Chemical Screening of Urine by Reagent Strip (by LabCE)

1.5 P.A.C.E. contact hour(s)

(based on 1,287 customer ratings)

Author: Leah Coppolino, MPH, MLS(ASCP)
Reviewer: Barbara Cebulski, MS, MLS(ASCP)

Course provided by LabCE.

This course discusses the chemical tests that are an integral part of a urinalysis. Proper specimen handling and technqiue are discussed for key tests, including pH, specific gravity, protein, glucose, ketones, bilirubin, blood, nitrites, urobilinogen, and leukocyte esterase.

See more courses in: Clinical Chemistry / Urinalysis / Toxicology

Included In These Course Packages

Continuing Education Credits

P.A.C.E.® Contact Hours (acceptable for AMT, ASCP, and state recertification): 1.5 hour(s)
Course number 578-052-16, approved through 6/30/2018
Florida Board of Clinical Laboratory Personnel Credit Hours - General (Clinical Chemistry/UA/Toxicology): 1.5 hour(s)
Course number 20-547611, approved through 9/1/2018

Objectives

  • Define the optimal storage time and temperature for urinalysis samples.
  • Review the proper storage of and procedure for the use of urinalysis reagent strips.
  • Describe the chemical reactions, quality control measures, and interpretion of results for urinalysis reagent strip analytes including pH, specific gravity, protein, glucose, ketones, bilirubin, blood, nitrites, urobilinogen, leukocyte esterase.
  • Explain the proper techniques used during urinalysis reagent strip testing; ensuring accuracy.
  • Identify conditions and/or substances that may interfere with urinalysis reagent strip testing.
  • Identify the additional testing protocols used to confirm urinalysis reagent strip testing results.
  • Summarize the analytical principles of measurement in urinalysis reagent strip instruments.

Customer Ratings

(based on 1,287 customer ratings)

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Course Outline

  • Introduction to Urine Chemical Reagent Strips
      • Chemical Urinalysis Reagent Strips
      • Urine Specimen Collection
      • Urine Specimen Transport
      • Reagent Strip Procedure: Manual or Semi-Automated Methods
      • Handling and Storage of Urine Reagent Strips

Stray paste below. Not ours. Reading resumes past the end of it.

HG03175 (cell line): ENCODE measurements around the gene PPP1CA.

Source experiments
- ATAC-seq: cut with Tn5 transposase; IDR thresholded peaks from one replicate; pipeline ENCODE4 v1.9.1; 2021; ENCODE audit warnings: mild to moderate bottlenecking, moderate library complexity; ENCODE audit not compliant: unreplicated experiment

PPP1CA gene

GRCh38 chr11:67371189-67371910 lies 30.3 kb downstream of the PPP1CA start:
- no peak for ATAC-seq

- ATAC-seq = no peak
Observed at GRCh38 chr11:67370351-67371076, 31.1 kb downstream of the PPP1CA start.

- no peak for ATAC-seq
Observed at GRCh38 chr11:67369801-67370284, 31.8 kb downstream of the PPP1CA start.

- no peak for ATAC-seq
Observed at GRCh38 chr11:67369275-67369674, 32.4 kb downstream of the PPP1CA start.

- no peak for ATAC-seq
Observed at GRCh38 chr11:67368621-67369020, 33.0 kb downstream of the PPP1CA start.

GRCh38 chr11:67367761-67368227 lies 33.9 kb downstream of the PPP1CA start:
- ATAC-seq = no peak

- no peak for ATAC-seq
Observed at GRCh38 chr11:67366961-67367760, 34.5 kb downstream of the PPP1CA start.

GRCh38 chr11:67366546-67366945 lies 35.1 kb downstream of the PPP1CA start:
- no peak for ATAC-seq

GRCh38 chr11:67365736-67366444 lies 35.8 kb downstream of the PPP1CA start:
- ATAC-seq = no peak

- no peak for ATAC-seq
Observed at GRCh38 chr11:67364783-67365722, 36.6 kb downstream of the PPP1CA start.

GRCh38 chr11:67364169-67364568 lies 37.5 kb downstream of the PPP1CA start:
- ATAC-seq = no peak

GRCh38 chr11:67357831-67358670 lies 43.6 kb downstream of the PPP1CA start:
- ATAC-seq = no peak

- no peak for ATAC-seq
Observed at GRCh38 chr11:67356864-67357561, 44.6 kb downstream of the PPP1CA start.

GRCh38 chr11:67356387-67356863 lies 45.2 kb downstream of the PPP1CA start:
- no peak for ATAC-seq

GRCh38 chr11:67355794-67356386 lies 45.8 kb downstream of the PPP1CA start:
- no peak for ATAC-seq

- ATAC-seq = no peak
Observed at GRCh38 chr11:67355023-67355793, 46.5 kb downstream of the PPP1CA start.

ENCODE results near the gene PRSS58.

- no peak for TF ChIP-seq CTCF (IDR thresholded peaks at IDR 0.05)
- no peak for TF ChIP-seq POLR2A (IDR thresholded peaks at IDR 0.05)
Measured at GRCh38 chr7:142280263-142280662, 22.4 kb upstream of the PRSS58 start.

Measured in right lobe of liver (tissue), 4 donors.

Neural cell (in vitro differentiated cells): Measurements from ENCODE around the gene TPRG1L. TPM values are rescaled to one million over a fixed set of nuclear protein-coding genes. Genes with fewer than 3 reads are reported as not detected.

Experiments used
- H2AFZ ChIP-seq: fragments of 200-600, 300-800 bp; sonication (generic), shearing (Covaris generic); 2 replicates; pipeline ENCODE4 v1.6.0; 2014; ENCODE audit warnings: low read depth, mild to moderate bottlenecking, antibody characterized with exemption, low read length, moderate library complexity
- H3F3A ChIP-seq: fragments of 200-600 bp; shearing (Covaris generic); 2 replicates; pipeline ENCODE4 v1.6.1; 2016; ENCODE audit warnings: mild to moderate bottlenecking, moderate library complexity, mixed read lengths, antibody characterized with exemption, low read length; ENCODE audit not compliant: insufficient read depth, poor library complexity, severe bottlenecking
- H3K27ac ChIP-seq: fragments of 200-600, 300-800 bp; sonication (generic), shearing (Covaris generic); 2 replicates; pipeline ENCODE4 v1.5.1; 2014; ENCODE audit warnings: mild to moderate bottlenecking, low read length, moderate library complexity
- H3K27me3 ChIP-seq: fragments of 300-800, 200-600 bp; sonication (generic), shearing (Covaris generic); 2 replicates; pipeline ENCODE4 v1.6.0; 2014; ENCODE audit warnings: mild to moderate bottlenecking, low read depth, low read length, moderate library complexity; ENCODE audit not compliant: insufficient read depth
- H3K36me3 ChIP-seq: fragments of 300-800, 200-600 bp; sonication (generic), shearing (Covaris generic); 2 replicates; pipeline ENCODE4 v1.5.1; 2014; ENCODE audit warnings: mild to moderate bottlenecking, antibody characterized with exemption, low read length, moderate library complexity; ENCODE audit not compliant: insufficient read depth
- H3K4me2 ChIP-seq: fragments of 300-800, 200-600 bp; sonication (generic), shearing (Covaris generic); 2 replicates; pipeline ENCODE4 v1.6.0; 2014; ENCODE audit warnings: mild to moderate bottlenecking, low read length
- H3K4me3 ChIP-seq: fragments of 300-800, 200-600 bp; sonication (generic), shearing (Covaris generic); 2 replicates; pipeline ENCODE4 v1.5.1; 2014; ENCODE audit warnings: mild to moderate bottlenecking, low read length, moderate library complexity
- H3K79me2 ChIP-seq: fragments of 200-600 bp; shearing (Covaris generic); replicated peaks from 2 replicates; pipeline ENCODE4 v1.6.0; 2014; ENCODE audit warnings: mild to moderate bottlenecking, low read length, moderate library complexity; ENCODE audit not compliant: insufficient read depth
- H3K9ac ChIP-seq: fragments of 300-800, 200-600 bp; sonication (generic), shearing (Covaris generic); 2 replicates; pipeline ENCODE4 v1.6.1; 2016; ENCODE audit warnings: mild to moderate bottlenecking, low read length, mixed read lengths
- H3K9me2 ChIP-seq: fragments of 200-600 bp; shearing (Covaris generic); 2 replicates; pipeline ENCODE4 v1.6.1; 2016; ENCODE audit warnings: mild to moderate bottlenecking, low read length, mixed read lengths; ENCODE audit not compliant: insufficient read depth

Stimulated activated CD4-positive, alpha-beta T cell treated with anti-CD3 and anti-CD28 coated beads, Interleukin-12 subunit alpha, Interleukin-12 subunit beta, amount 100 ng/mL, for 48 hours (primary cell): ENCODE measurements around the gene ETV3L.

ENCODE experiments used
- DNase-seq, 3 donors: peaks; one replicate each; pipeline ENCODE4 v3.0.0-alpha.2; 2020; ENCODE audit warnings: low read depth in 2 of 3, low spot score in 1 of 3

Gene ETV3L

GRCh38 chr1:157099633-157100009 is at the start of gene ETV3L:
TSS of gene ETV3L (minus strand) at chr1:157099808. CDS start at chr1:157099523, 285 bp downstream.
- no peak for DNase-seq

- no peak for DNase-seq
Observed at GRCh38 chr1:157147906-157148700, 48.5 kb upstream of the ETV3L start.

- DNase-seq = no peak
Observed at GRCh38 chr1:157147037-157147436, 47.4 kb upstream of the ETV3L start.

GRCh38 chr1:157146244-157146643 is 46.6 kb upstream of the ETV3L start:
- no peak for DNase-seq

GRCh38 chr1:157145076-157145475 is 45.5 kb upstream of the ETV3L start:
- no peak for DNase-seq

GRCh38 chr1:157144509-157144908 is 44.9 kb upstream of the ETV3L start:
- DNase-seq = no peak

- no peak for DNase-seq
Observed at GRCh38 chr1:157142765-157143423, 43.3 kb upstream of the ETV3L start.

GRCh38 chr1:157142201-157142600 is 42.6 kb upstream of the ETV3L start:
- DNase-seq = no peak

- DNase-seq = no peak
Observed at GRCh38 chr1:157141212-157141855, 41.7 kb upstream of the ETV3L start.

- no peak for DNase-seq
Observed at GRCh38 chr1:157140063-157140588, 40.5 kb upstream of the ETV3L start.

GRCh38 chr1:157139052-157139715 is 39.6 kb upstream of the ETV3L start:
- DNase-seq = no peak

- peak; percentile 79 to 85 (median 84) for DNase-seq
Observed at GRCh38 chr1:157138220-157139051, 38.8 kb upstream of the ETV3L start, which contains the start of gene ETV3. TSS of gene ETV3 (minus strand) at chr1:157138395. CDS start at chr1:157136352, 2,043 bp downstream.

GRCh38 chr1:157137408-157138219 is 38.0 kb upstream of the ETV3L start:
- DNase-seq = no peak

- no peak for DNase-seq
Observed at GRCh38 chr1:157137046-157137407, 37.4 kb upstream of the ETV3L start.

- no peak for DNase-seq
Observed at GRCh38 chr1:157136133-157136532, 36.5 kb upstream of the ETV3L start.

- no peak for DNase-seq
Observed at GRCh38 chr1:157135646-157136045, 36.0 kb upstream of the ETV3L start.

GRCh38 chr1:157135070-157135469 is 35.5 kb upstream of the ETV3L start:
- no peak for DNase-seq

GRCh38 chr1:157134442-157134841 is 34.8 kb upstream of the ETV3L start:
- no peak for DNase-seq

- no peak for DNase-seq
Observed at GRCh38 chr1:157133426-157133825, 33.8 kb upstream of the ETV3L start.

• Urine pH Analysis
      • pH Analysis: The Urine Specimen
      • pH Reaction
      • Urine pH: Acidic and Alkaline
  • Urine Specific Gravity Analysis
      • Measuring Specific Gravity
      • Advantages and Limitations of the Chemical Reagent Strip Method for Specific Gravity
      • Clinical Significance of Specific Gravity
  • Urine Protein Analysis
      • Protein Error of Indicators
      • Confirmatory Testing for Urine Protein
      • Clinical Significance of Urine Protein
      • Clinical Significance of Urine Protein, continued
      • Follow-up Testing for Positive Urine Protein
  • Urine Glucose Analysis
      • Glucose Reaction
      • False-Positive and False-Negative Urine Glucose Results
      • Clinical Significance of Glucose in the Urine
  • Urine Ketone Analysis
      • Ketones Overview
      • Ketone Reaction
      • False-Positive and False-Negative Ketone Test Results
      • Clinical Significance of Urine Ketones
  • Urine Blood Analysis
      • Introduction to Hematuria
      • Blood Reaction
      • False-Positive and False-Negative Results
      • Clinical Significance of Blood in Urine
  • Urine Nitrite Analysis
      • Nitrite
      • Nitrite Reaction
      • Nitrite Test Sensitivity
      • False-Positive and False-Negative Results
      • Clinical Significance of Nitrite in Urine
  • Urine Leukocytes
      • Leukocytes Reaction
      • Leukocytes Reaction, continued
      • False-Positive and Falsely-Decreased Results
      • Clinical Significance of Leukocytes in Urine
  • Urine Bilirubin Analysis
      • Overview of Bilirubin
      • Bilirubin Reaction
      • False-Positive and False-Negative Urine Bilirubin Results
      • Confirmatory Testing for Urine Bilirubin
      • Clinical Significance of Urine Bilirubin
  • Urine Urobilinogen Analysis
      • Introduction to Urobilinogen
      • Urobilinogen Reaction
      • False-Positive and False-Negative Urobilinogen Results
      • Clinical Significance of Urobilinogen in Urine
  • Automation of Chemical Reagent Strip Analysis
      • Semi-Automated Instruments
      • Automated Systems
      • Quality Control
  • References
      • References

Additional Information

Level of instruction: Basic
 Intended audience: Medical laboratory science and medical laboratory technician students, clinical laboratory personnel, and other medical personnel who perform urine dipstick testing at the point-of-care.  
Author information: Leah Coppolino, MPH, MLS(ASCP) is the Director of Sales and Marketing for MediaLab, Inc. Previously, she was the Director of Education and Outreach as well as the Medical Laboratory Science Program Director at St. Christopher’s Hospital for Children in Philadelphia, Pennsylvania. Leah holds a Masters in Public Health from Thomas Jefferson University.
Reviewer information: Barbara Cebulski, MS, MLS(ASCP) has over 40 years of experience in the medical laboratory profession as a technologist, section supervisor, and laboratory manager. She was an Inspection and Technical Specialist for nine years with the College of American Pathologists in the Laboratory Accreditation Program and, until her retirement in 2015, was Program Director for MediaLab, Inc. Barbara holds a Masters in Instructional Technology from Georgia State University. 
 

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Course provided by LabCE.
2 urine microscopic tubes in blue rack sml


dye interference


orange lid sterile urine cup with urine 2 sml


urine strip almost dipping into urine cup sml


urine strips with controls sml


timer for urinalysis sml


Correct storage


urine strip vertical in front of strip bottle and urine sml



 
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